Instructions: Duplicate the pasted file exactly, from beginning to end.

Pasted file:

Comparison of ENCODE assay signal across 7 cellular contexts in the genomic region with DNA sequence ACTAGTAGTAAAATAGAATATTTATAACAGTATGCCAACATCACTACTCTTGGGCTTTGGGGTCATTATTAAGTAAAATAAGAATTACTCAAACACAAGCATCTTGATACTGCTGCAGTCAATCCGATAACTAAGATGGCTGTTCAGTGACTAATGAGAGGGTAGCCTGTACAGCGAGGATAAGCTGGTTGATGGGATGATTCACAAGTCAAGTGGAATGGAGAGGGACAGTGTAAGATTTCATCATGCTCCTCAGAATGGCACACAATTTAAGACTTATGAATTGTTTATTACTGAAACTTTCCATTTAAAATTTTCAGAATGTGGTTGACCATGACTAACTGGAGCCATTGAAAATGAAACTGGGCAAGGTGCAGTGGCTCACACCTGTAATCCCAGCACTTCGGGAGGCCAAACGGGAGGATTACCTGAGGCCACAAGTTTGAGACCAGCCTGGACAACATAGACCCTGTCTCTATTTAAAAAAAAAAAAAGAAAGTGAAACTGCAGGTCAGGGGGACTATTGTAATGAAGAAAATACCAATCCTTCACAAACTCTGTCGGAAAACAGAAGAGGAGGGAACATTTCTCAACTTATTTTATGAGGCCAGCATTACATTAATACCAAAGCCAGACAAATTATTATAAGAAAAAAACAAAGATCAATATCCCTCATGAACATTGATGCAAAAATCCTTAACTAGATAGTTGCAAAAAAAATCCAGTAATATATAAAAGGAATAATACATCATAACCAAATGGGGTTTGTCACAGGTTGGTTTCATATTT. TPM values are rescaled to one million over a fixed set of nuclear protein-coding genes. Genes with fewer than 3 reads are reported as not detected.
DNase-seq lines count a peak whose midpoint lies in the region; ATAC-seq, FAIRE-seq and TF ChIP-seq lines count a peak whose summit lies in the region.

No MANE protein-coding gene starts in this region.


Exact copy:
Comparison of ENCODE assay signal across 7 cellular contexts in the genomic region with DNA sequence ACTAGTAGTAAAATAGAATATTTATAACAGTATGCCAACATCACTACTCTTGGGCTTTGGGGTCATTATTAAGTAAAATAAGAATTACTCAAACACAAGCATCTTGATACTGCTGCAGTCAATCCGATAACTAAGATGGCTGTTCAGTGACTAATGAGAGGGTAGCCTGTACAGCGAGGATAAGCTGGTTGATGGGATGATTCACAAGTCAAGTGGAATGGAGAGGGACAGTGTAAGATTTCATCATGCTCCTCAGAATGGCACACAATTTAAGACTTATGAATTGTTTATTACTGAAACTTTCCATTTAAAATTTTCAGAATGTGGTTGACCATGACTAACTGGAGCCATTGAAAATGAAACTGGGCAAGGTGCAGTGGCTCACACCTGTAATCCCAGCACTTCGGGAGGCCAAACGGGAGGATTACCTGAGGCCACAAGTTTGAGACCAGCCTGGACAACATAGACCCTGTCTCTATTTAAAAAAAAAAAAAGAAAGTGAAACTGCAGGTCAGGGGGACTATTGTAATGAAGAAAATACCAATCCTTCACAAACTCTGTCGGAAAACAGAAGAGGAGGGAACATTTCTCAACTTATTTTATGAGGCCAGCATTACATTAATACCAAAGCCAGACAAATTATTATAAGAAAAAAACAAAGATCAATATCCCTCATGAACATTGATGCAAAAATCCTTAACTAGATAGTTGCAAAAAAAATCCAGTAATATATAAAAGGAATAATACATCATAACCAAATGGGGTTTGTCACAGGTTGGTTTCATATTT. TPM values are rescaled to one million over a fixed set of nuclear protein-coding genes. Genes with fewer than 3 reads are reported as not detected.
DNase-seq lines count a peak whose midpoint lies in the region; ATAC-seq, FAIRE-seq and TF ChIP-seq lines count a peak whose summit lies in the region.

No MANE protein-coding gene starts in this region.